Conclusion

I think it is possible, that the Class 43 power-cars can be re-engined to make them carbon-neutral.

September 25, 2020 Posted by | Computing, Health, Transport | , , , | 1 Comment

Is It Time To Use The Humour Option?

I was coming back from Hampshire tonight, and this guy was checking tickets in Winchester station.

 

His simple mask says “To The Trains” with a tasteful arrow! It certainly made me smile.

Since the COVID-19 pandemic started, we have used all serious and politically correct methods to fight the virus.

And we all seem to be getting more worried and miserable!

But what would those great comedians of the past like Arthur Askey, Dave Allen, Les Dawson, Ken Dodd, Groucho Marx and Max Miller have said and what songs would the likes of Spike Jones have sung?

I find it strange, that you see so few humorous masks and how many have been dressed to amuse, by perhaps wearing a mask, which matches, what they are wearing?

I know if C were still alive and I was still making her summer dresses as I sometimes did in the 1960s and 1970s, I’d have made her at least one flowery dress with a matching mask.

Humour is a very serious business!

September 23, 2020 Posted by | Health, Transport | , | 4 Comments

Chief Scientific Advisor And Chief Medical Officer Briefing On Coronavirus (COVID-19): 21 September 2020

The title of this post, is the same as that of this page on the Government web site.

The page gives full transcript of what was said.

This is a paragraph.

When people have an infection, the vast majority of people get an antibody response, and we know that some of those antibodies are so-called neutralising antibodies. They do indeed protect against the virus. We also know that they fade over time, and there are cases of people becoming re-infected. So this is not an absolute protection, and it will potentially decrease over time. What we see is that something under eight per cent of the population have been infected as we measure the antibodies, so about eight per cent, so 3 million or so people, may have been infected and have antibodies. It means that the vast majority of us are not protected in any way and are susceptible to this disease. There may be other forms of protection that increase that number a little bit, other parts of the immune system, but it does mean the vast majority of the population remain susceptible, and therefore you’d expect spread throughout them. The number of people with antibodies is a little higher in the cities, and it may be as high as 17 per cent or so in London. That may confer a little slowing of spread but not much more than that. At that point I’ll pass over to Chris to take you through some of the other features of the epidemic. Chris.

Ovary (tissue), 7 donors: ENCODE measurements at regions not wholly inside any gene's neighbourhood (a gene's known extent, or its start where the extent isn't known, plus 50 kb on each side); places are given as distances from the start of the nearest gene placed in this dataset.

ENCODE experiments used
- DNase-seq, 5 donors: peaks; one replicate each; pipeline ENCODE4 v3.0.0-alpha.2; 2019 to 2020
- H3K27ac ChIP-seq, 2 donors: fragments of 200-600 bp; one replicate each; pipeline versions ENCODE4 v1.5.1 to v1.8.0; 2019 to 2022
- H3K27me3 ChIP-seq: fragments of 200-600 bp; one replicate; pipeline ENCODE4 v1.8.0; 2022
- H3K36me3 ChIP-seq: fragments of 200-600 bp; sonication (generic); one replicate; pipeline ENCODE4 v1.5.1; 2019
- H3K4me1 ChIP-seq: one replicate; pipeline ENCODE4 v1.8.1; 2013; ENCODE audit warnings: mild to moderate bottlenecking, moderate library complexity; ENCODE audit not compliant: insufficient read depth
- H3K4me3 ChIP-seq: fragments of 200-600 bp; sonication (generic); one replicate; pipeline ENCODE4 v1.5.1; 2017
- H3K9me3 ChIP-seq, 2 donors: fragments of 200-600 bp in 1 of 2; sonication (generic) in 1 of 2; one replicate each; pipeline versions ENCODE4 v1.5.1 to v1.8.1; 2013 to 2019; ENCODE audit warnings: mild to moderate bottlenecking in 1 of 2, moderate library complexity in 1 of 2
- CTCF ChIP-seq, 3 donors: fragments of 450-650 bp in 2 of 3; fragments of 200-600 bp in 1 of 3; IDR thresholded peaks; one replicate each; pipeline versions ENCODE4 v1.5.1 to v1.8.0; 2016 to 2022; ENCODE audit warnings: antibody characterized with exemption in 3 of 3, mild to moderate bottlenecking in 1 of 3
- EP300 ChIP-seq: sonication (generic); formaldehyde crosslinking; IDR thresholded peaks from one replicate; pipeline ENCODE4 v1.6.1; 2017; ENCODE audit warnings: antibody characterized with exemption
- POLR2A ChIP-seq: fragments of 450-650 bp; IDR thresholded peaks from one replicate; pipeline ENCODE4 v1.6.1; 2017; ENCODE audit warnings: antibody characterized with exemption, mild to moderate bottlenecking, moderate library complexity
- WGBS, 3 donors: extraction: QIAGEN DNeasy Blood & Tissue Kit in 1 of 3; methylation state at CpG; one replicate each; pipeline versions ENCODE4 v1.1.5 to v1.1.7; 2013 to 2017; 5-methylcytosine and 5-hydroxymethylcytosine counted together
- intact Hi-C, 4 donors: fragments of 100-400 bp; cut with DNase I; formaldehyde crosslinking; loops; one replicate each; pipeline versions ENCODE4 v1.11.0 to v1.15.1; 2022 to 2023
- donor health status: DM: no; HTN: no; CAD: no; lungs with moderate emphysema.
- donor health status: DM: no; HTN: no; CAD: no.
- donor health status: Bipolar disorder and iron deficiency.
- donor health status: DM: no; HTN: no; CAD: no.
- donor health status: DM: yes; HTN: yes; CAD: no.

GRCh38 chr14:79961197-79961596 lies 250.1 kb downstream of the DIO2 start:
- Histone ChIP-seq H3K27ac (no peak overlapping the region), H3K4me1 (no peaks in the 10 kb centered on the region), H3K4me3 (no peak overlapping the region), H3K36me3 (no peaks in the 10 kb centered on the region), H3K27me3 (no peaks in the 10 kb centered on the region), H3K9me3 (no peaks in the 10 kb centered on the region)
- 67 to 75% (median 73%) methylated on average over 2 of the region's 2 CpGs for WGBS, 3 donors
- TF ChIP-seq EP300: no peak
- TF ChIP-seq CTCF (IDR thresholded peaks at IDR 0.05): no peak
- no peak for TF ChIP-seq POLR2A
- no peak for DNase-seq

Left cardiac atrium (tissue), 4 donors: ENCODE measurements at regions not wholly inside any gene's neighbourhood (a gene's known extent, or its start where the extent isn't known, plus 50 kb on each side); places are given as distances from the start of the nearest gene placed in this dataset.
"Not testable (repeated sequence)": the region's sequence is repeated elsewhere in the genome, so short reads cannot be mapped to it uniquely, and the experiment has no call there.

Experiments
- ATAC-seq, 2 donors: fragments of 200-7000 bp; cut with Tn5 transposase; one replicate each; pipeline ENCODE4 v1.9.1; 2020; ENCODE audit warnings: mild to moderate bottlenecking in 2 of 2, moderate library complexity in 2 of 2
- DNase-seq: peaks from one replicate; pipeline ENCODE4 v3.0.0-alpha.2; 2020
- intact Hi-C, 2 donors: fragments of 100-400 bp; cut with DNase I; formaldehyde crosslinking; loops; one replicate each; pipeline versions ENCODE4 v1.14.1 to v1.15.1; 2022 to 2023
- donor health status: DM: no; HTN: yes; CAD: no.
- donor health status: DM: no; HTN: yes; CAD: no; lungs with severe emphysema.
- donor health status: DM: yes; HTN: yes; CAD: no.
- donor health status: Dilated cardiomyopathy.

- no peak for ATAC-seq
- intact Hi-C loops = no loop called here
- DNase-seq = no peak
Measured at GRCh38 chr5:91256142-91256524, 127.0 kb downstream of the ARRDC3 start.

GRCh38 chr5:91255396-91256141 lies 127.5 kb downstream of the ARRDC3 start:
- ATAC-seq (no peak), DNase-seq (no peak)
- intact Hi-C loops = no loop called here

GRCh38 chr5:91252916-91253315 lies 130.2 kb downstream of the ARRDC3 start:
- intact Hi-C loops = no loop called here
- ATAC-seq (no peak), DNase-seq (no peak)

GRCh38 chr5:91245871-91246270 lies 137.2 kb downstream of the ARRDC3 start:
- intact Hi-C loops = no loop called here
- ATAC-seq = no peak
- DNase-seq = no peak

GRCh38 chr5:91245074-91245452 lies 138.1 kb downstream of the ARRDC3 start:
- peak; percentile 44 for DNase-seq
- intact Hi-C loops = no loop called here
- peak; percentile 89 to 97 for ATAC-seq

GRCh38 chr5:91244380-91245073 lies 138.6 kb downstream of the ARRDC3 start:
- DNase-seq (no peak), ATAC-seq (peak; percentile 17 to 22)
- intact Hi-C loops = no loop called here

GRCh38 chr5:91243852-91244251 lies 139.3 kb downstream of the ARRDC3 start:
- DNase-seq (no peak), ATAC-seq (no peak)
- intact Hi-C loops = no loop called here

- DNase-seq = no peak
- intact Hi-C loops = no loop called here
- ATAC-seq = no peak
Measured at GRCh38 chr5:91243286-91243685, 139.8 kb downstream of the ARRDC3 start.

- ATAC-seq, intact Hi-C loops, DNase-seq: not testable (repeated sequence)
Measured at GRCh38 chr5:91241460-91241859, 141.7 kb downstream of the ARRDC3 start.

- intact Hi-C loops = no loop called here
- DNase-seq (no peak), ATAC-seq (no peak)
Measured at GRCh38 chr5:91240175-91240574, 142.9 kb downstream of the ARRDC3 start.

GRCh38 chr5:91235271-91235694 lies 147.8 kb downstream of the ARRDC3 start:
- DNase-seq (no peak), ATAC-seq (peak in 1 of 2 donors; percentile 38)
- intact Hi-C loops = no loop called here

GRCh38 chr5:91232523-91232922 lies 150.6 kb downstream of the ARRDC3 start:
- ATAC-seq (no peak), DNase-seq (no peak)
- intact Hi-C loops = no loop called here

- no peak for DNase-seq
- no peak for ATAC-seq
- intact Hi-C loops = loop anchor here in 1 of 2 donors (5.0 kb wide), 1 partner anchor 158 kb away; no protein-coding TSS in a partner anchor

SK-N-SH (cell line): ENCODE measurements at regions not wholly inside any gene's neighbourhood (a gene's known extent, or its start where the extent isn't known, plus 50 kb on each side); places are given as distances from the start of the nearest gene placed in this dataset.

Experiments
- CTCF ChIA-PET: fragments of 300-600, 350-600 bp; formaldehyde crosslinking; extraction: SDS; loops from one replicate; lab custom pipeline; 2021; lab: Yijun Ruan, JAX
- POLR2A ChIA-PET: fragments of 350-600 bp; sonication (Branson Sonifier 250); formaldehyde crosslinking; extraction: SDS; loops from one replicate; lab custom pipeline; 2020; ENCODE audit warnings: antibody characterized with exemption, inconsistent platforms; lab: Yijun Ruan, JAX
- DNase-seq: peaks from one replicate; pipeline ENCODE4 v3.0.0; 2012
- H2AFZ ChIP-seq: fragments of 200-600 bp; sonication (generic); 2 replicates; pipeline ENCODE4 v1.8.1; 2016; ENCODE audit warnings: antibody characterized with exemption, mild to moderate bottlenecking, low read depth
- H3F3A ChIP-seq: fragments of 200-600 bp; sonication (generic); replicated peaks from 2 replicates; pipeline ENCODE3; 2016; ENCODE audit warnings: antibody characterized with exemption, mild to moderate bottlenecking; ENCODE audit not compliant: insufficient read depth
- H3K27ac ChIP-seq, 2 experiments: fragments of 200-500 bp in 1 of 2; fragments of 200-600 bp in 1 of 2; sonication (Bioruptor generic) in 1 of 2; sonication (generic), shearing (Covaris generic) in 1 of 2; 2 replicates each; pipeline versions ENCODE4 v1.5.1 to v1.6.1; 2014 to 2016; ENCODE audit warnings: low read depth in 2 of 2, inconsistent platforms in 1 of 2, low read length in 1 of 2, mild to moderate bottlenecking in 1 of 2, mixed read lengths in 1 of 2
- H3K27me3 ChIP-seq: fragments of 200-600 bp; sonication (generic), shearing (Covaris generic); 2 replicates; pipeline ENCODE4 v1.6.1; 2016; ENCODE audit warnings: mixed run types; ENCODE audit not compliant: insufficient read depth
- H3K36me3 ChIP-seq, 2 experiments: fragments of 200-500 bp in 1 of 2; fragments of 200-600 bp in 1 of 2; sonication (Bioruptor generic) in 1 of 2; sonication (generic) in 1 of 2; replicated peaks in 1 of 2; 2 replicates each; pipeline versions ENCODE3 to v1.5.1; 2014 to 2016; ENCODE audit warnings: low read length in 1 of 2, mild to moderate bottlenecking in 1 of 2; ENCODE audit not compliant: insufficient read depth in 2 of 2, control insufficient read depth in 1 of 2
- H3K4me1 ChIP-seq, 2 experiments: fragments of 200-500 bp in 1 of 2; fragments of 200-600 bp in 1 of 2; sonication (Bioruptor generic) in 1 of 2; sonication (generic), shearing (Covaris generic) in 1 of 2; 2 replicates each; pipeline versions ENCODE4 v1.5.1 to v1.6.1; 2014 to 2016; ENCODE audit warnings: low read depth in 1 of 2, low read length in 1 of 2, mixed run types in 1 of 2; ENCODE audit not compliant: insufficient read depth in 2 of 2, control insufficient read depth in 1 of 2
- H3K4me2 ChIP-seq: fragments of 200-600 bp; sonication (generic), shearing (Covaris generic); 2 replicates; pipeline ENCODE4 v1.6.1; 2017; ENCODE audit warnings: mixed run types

Note that I have indicated some of Professor Vallance’s words in colour.

What does he mean?

Could he be alluding to some people having a better immune system than others and are less likely to get COVID-19?

  • I am a coeliac on a gluten-free diet.
  • Research by Joe West at Nottingham University has shown that coeliacs like me, are 25 % less likely to suffer from cancer. Could this be because of our condition or our diet, coeliacs like me, have a very strong immune system?
  • I have various coeliac contacts, including several who read this blog and so far, I haven’t heard of one, who has suffered a bad dose of the covids.

Research should be done to see if there is a beneficial link between coeliac disease and COVID-19!

Conclusion

Patrick Vallance was certainly alluding to something!

September 21, 2020 Posted by | Health | , | Leave a comment

Cleethorpes Station – 16th September 2020

On Wednesday, I took a trip on the South Humberside Main Line from Doncaster to Cleethorpes and back.

Cleethorpes station is a terminal station on the beach, with cafes not far away.

This Google Map shows the station and its position on the sea-front and the beach.

The station organisation was a bit shambolic at present, probably more to do with COVID-19 than anything else, but the station and the train services could be developed into something much better, when the good times return, as they surely will.

Improving The Station Facilities

The original station building is Grade II Listed and although it is only only a three-platform station, there used to be more platforms.